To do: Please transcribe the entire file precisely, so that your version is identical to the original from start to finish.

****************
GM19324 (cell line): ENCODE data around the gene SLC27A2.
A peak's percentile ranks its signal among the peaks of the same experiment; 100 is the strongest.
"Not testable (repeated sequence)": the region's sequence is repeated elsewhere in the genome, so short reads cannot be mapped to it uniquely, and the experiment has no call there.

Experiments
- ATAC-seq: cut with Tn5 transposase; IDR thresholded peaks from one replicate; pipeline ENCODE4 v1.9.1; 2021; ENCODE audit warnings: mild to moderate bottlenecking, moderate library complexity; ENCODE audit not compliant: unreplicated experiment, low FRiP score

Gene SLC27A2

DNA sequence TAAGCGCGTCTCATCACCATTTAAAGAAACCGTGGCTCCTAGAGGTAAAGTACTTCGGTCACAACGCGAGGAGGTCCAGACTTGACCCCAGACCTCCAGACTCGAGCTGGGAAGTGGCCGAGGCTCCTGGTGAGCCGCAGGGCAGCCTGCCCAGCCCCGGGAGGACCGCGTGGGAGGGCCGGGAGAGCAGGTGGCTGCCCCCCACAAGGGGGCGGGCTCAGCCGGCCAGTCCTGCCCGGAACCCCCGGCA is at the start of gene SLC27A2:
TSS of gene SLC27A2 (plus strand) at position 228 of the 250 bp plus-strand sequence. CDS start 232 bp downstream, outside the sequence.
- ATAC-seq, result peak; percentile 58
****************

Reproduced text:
GM19324 (cell line): ENCODE data around the gene SLC27A2.
A peak's percentile ranks its signal among the peaks of the same experiment; 100 is the strongest.
"Not testable (repeated sequence)": the region's sequence is repeated elsewhere in the genome, so short reads cannot be mapped to it uniquely, and the experiment has no call there.

Experiments
- ATAC-seq: cut with Tn5 transposase; IDR thresholded peaks from one replicate; pipeline ENCODE4 v1.9.1; 2021; ENCODE audit warnings: mild to moderate bottlenecking, moderate library complexity; ENCODE audit not compliant: unreplicated experiment, low FRiP score

Gene SLC27A2

DNA sequence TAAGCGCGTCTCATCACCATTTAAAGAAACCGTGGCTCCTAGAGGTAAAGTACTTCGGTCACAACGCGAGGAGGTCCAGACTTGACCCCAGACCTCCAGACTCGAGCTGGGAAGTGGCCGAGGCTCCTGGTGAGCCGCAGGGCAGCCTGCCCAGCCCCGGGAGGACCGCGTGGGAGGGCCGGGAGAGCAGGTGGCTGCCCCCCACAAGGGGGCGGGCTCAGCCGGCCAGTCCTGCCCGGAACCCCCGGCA is at the start of gene SLC27A2:
TSS of gene SLC27A2 (plus strand) at position 228 of the 250 bp plus-strand sequence. CDS start 232 bp downstream, outside the sequence.
- ATAC-seq, result peak; percentile 58